My father always called me «son of the old man,» but I often heard my grandfather lovingly call me «sonny.» My grandfather’s antics always made him seem like a quirky person to me. For example, he would hide the guests’ shoes under the pretense that the dog had taken them, just so they wouldn’t leave early. Besides that, he loved his grandchildren and children differently, you could say selectively. In Sherhan Murtaza’s work «Ay and Aisha,» there was a character who, despite being sixty years old, would take away toys from children and run away. He attributed this behavior to a lack of childhood and an inability to play. I drew a parallel between him and my grandfather and realized that his «childish» actions were a result of being orphaned. He never had enough playtime and childhood.

My great-grandmother Dari Bala had four children from three husbands. With her first husband, they already had two daughters when the Soviet government sent him away to certain death. After that, my grandfather’s mother remarried an elderly man named Kalkabay from the Tarakty clan, who had migrated from the Saryarka steppes. And from him, my grandmother gave birth to my grandfather — Uisunbai. Soon after, my great-grandfather followed the fate of my grandmother’s first husband, and she, following tradition, married Kalkabay’s brother. They had another daughter from this marriage. Unfortunately, my great-grandmother did not live long. Thus, my grandfather grew up early, deprived of both his father and mother.

Not only did my grandfather’s life, but also his name was unusual. His grandfathers migrated on foot from the vast Saryarka steppes to the south during famine times. Half of them did not survive the hardships of the journey, only a few managed to reach the Zhambyl region. The locals called these barefoot Taraktinians, who had traveled thousands of kilometers, «koktabandar» (translator’s note — barefoot). I remember some of the old people in the village calling me that when I was a child. Among these «barefoot» Taraktinians were my direct ancestors — four brothers. Only Kalkabay had a son among them. The ancestors were delighted that the Uisunov family line continued on earth and gave my grandfather the name Uisunbai. My grandfather had 6 daughters and 4 sons, one of the daughters died in infancy.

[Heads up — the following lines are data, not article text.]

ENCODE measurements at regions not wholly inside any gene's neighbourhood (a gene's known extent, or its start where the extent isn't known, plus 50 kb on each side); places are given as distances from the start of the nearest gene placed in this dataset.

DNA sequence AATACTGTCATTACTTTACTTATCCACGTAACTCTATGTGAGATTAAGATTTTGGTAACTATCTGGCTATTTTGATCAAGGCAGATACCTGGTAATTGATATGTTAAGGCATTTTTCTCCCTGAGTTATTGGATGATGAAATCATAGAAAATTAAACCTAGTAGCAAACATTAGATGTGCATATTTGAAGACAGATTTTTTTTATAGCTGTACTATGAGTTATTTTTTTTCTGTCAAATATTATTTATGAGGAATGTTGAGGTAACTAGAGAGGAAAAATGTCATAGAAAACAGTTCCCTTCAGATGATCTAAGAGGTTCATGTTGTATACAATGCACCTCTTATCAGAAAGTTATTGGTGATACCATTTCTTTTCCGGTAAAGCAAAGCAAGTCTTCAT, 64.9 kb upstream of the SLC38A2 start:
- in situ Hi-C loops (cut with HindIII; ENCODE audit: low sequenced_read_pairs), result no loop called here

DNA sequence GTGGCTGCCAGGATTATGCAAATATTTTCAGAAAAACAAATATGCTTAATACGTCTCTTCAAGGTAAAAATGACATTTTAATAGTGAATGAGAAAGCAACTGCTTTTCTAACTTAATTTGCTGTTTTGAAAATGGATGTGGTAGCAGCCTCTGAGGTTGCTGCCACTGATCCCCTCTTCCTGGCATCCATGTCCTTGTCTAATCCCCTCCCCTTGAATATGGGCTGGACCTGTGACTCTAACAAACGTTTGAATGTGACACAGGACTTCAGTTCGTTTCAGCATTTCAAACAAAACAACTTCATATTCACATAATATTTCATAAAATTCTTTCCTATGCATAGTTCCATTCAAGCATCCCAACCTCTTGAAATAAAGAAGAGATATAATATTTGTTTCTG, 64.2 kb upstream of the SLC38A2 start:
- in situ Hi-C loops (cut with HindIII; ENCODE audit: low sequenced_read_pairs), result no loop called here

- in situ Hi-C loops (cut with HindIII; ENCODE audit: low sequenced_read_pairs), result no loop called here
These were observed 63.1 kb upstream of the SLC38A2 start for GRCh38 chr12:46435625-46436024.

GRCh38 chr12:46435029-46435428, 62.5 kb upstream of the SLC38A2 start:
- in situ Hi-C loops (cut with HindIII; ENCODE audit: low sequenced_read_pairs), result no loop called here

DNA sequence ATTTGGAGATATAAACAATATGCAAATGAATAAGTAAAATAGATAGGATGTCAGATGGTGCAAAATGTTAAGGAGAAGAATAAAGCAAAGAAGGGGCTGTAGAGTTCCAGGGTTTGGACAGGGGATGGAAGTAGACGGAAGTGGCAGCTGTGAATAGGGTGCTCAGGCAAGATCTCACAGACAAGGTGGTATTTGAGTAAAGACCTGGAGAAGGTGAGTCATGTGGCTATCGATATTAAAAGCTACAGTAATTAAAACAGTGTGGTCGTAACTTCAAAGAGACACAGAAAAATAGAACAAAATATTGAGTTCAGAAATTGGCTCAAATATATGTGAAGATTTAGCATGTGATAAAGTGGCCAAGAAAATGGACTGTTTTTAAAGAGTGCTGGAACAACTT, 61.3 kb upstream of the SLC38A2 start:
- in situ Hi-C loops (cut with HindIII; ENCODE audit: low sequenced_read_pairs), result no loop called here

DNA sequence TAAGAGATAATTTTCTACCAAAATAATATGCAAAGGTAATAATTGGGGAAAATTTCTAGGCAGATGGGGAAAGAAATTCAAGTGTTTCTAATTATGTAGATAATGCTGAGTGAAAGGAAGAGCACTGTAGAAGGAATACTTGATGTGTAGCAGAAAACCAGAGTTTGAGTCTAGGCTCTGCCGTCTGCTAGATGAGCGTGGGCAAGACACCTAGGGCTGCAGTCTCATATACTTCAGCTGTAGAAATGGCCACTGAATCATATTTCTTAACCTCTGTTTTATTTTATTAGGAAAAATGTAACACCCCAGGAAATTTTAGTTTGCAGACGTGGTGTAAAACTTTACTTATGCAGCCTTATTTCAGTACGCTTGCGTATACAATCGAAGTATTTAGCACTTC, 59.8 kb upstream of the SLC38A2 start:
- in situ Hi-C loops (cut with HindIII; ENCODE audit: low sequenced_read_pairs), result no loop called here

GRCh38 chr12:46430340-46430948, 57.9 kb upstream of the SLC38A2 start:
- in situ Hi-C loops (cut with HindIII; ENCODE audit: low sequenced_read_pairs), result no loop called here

Earlier, I noted that my grandfather was not kind to all of his children, only to some, and the same applied to his grandchildren. Although my grandfather had 8 grandchildren before me, he did not feel as close to any of them as he did to me. Only me — the ninth grandchild — he called his son. When I turned three, my father bought a house in the district center, and they moved separately. But every Friday evening, my grandfather’s car would be parked outside the kindergarten, he would take me away for the weekend and offer me the best of everything. I would sleep with my grandmother and grandfather, and before bed, I would make them kiss every part of my body — these memories remain in my mind as a sweet ghost of my childhood. I remember handing out my nails for kisses when there was no more room on my feet and hands. According to my mother, my grandmother always fed me kefir in the morning, and to prevent me from getting a sore throat, she would boil water and warm it up.

My grandmother passed away in 2003, and less than a year later, my grandfather had a stroke. Afterwards, his left arm and leg became paralyzed, which left him bedridden. Over the course of a year, he became emaciated. During those years, I would usually visit the village, but due to my age, I spent most of my time playing. Only occasionally and at my grandfather’s request, I would massage and apply ointment to his feet. Now, I regret not doing it more often. One day, he asked my father to bring a notary to transfer the house to my name. My father was shocked by this news and tried to dissuade my grandfather, saying that I already had a house and begging him to transfer the property to his youngest son.

Following my grandfather’s example of love towards me, I learned to take care of those I love. And from the way he showed his love to his children and grandchildren, I learned not to do the same. Every action of my grandfather was a life lesson for me.

Recorded by Miras Uisunbai

Translator: Kymbat Kalieva